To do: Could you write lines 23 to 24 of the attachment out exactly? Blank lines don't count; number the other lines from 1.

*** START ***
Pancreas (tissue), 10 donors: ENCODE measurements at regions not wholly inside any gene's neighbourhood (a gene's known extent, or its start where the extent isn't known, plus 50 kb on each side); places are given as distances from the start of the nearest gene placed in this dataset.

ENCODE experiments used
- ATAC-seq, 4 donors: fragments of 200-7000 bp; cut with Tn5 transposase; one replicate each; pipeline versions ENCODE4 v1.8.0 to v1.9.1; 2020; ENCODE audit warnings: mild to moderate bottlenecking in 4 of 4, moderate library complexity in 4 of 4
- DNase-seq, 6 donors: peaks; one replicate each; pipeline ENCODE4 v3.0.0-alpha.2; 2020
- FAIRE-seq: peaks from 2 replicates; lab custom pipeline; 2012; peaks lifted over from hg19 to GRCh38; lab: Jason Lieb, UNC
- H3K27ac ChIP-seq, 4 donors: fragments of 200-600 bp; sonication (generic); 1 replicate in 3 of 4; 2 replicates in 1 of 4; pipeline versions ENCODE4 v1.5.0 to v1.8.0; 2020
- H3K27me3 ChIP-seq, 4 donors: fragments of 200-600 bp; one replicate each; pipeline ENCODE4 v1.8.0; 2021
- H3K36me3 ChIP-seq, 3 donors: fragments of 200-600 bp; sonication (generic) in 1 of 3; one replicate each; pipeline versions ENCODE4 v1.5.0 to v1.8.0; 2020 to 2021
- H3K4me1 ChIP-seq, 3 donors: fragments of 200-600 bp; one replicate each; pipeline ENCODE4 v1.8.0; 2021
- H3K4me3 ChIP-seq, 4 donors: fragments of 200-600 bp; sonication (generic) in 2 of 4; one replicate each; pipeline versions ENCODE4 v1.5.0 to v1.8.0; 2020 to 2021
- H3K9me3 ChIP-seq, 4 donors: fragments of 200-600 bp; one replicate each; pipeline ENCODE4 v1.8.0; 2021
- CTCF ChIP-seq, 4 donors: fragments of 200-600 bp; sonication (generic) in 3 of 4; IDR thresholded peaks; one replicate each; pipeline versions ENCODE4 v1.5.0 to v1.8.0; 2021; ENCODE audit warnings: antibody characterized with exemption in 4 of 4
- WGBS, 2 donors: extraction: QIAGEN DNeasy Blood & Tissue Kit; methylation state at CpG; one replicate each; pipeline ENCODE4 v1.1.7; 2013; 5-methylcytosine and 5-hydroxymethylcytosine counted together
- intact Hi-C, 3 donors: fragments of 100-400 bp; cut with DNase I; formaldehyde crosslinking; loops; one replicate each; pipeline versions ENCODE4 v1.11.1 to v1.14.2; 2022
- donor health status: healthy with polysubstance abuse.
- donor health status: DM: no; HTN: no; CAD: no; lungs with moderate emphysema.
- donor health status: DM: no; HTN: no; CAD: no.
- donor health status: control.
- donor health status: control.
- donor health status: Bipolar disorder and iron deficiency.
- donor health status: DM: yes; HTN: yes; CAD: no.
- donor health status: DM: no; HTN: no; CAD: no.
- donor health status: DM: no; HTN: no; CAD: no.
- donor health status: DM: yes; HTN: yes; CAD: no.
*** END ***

- donor health status: DM: no; HTN: no; CAD: no.
- donor health status: DM: yes; HTN: yes; CAD: no.